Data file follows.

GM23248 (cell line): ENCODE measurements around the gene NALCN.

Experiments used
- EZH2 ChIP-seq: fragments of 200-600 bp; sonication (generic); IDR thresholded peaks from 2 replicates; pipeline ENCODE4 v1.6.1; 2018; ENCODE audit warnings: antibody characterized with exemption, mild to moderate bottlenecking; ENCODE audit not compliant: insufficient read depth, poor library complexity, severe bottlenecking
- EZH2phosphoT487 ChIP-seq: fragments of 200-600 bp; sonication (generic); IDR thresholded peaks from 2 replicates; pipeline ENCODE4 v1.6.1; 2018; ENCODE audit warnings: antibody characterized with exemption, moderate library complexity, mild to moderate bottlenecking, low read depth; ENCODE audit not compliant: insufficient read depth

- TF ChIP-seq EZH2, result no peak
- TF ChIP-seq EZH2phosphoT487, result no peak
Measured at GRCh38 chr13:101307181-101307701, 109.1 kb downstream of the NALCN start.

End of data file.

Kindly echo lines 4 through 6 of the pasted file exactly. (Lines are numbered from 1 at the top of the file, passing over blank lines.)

- EZH2phosphoT487 ChIP-seq: fragments of 200-600 bp; sonication (generic); IDR thresholded peaks from 2 replicates; pipeline ENCODE4 v1.6.1; 2018; ENCODE audit warnings: antibody characterized with exemption, moderate library complexity, mild to moderate bottlenecking, low read depth; ENCODE audit not compliant: insufficient read depth

- TF ChIP-seq EZH2, result no peak
- TF ChIP-seq EZH2phosphoT487, result no peak